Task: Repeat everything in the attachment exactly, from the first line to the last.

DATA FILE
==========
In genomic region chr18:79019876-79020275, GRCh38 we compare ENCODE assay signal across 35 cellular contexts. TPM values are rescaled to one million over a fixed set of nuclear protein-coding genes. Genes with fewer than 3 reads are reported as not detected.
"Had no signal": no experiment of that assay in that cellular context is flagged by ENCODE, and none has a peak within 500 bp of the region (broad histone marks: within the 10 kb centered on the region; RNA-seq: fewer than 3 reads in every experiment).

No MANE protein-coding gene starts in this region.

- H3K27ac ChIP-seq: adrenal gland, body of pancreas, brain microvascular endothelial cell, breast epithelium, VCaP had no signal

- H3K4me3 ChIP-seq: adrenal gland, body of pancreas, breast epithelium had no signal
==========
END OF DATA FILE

In genomic region chr18:79019876-79020275, GRCh38 we compare ENCODE assay signal across 35 cellular contexts. TPM values are rescaled to one million over a fixed set of nuclear protein-coding genes. Genes with fewer than 3 reads are reported as not detected.
"Had no signal": no experiment of that assay in that cellular context is flagged by ENCODE, and none has a peak within 500 bp of the region (broad histone marks: within the 10 kb centered on the region; RNA-seq: fewer than 3 reads in every experiment).

No MANE protein-coding gene starts in this region.

- H3K27ac ChIP-seq: adrenal gland, body of pancreas, brain microvascular endothelial cell, breast epithelium, VCaP had no signal

- H3K4me3 ChIP-seq: adrenal gland, body of pancreas, breast epithelium had no signal